Cape Town — Despite the bitter and sometimes violent dissent currently rippling over South Africa, there remains at least one tangible proof that peaceful protest sometimes can bring about change in this racially divided country.
It is a sprawling black community of corrugated-metal huts outside Cape Town, called Crossroads.
Just over a year ago, this shantytown -- home to some 23,000 persons -- made international headlines when the South African government threatened to bulldoze it to the ground. The reason? Many of the black residents of Crossroads did not have official government permission to live in the area.
But intense domestic and international protest sparked a startling turnabout, and the government agreed to move the people of Crossroads to a new, permanent township to be built nearby.
That was in April 1979. But a year later, a number of questions still hang over the future of Crossroads. Nevertheless, most analysts say the continued existence of Crossroads is itself proof that, under certain circumstances, nonviolent protest, can force limited changes in apartheid -- South Africa's complex system of racial segregation.
That is not to say the changes are farreaching, however. Last year the government promised the new township would have 2,575 home sites. By this May, the number had been scaled back to 1,662, prompting still unresolved questions about whether all Crossroads residents would be accommodated.
The government also promised to allow residents of Crossroads to stay in the area, since some 80 percent of the heads of households held jobs. Nevertheless, there was an unseccessful attempt last year to send some 2,400 families to Transkei, an underdeveloped tribal area the South African government insists is an independent country.
Questions remain, too, over the legal status of Crossroads dwellers. It is unclear just what sort of legal rights they will be granted in Cape Province, traditionally a redoubt for whites and Coloreds (people of mixed race). The Cape is officially a "Colored labor preference area," and the government has sought to keep black laborers out of the region.
But the establishment of the new township is a tacit admission that the policy has failed. Some estimates are that there are up to 100,000 black people "illegally" in the Cape area, many of them in jobs vital to the economy.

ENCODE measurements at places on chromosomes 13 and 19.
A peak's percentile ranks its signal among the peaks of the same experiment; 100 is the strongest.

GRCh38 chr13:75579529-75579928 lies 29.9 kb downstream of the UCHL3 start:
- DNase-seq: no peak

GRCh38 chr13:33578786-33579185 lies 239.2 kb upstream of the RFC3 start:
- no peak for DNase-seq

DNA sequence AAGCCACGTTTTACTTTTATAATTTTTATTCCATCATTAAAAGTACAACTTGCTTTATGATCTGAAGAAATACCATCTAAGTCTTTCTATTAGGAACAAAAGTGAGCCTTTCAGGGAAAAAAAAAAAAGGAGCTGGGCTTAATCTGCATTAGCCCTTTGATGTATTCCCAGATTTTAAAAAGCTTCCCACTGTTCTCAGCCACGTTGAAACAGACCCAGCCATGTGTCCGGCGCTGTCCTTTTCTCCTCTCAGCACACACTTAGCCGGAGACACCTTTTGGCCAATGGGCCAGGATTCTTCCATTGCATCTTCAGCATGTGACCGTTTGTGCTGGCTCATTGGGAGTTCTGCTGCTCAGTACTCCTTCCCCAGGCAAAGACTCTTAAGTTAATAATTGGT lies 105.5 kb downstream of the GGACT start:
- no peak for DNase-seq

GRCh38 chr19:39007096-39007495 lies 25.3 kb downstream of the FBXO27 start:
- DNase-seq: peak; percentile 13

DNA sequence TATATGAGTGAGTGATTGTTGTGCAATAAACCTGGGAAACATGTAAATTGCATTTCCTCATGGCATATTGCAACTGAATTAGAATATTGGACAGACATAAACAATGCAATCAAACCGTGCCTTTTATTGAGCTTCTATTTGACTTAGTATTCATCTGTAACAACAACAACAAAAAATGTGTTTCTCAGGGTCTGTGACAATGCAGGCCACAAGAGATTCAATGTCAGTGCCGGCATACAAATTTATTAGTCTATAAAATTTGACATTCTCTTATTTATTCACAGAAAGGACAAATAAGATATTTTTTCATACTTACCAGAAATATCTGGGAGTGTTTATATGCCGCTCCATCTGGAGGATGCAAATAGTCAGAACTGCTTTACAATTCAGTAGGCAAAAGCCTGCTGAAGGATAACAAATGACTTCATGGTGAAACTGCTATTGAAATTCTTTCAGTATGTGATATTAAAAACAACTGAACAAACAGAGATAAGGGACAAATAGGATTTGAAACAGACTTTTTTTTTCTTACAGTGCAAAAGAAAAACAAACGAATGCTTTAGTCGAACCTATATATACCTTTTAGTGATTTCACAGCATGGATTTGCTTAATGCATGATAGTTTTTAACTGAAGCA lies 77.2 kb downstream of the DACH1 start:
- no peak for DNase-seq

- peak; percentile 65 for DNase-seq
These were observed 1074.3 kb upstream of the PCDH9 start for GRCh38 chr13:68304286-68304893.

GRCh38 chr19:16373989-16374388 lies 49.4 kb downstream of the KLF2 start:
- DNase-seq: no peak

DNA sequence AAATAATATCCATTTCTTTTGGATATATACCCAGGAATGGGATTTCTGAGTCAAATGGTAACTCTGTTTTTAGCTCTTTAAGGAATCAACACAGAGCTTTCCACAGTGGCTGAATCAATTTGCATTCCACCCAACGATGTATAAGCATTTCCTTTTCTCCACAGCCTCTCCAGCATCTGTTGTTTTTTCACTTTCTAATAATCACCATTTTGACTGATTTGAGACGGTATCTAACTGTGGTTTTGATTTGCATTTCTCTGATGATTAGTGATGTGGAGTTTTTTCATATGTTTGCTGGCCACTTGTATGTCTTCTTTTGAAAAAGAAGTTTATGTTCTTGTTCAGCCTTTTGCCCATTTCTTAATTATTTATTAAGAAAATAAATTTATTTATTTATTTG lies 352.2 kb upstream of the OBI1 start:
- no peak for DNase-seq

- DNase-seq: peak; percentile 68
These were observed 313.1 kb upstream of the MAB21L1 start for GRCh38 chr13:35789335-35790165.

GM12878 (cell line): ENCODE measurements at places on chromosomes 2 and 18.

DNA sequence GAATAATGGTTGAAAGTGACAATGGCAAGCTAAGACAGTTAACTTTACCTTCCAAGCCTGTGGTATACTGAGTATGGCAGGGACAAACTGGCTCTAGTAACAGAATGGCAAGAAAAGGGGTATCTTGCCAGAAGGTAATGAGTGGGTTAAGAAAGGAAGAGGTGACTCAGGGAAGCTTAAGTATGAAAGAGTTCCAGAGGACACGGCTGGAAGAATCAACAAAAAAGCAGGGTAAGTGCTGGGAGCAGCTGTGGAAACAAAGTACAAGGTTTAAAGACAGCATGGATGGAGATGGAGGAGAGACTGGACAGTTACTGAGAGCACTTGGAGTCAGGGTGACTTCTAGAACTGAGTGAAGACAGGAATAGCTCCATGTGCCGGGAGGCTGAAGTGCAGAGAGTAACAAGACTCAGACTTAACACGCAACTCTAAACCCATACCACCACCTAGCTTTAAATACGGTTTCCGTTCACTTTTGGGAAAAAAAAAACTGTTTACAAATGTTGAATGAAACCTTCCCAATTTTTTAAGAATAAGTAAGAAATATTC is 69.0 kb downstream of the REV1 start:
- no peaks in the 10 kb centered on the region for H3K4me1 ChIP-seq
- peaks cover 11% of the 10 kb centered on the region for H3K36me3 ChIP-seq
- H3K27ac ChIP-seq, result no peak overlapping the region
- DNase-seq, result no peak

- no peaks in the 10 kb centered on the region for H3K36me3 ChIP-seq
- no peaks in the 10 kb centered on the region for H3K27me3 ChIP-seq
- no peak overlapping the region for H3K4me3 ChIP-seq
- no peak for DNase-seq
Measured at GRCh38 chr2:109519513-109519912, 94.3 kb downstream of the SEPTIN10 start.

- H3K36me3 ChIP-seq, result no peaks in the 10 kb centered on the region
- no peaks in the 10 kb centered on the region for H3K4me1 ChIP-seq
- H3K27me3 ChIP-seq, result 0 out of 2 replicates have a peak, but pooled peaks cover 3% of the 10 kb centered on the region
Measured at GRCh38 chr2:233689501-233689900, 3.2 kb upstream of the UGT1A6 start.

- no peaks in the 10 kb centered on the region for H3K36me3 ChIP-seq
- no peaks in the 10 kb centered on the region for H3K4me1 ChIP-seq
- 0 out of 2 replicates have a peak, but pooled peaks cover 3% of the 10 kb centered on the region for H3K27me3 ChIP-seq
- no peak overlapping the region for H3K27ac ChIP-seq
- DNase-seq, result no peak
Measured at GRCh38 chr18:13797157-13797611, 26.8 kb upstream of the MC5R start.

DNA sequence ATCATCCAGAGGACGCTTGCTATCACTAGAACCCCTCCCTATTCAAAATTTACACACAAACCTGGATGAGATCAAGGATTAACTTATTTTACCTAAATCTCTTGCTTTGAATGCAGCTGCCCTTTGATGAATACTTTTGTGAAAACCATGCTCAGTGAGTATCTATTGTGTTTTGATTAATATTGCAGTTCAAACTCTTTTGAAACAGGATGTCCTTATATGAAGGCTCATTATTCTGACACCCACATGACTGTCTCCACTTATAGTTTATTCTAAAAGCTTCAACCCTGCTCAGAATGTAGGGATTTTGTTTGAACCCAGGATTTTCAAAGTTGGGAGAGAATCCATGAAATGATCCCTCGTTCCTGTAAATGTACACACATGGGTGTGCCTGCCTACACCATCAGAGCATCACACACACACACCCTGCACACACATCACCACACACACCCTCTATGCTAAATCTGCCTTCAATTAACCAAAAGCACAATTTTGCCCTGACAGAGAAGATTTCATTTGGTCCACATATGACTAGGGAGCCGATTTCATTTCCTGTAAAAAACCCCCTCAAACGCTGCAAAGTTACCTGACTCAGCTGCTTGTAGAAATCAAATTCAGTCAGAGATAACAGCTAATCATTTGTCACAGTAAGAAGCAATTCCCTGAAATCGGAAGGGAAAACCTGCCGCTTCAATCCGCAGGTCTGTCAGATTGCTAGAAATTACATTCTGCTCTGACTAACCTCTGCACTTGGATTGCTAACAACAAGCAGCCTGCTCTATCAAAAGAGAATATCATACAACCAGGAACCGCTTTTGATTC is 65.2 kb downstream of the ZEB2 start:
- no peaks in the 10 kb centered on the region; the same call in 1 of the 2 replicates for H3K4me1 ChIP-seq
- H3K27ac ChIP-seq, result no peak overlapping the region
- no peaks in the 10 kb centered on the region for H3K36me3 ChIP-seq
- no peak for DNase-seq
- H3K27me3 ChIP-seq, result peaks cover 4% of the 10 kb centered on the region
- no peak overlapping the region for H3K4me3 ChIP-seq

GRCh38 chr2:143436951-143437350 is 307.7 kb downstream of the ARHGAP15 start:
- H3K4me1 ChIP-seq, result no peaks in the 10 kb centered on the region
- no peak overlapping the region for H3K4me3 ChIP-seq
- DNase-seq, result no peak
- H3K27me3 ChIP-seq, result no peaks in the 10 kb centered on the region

There are concerns, too, about the cost of housing in the new township. The cheapest house in the new development is expected to rent for $31.
But Alexandria Luke -- known as "Mama Luke" in Crossroads -- says that selling vegetables by the roadside barely allows her to raise the $9 monthly rental on the land under her modest domicile in Crossroads.
"Even now," she says, "Mama Luke is having trouble. now where am I going to get the money to pay rent?"
Besides, a move to a new house would mean demolition of her four-room wooden home which has linoleum floors and bright brown-and-yellow floral wallpaper and cost nearly $600 to build.
"And now they are going to bulldoze it," she says disapprovingly, adding that she would "rather stay here."
Indeed, a number of Crossroads dwellers prefer to stay in their community, complete with barber shops, churches, stores, and bus depots, housed in an assortment of shanties.
In fact, some observers predict that, given the housing backlog in the Cape area -- estimated to number into tens of thousands of units -- and the viability of Crossroads as a community, the government eventually may allow it to remain standing.
Much will depend on the attitude of Minister of Cooperation and Development Pieter Koornhof. One person deeply involved in negotiations over Crossroads' future says Dr. Koornhof's "obvious good intentions" must be tempered by resistance from Cape Province whites, who see the Cape as "the last stand for whites."
Another person closely involved in the Crossroads issue says that it has proven that peaceful protest can, in some limited circumstances, change government action, but falls far short of "bringing down apartheid."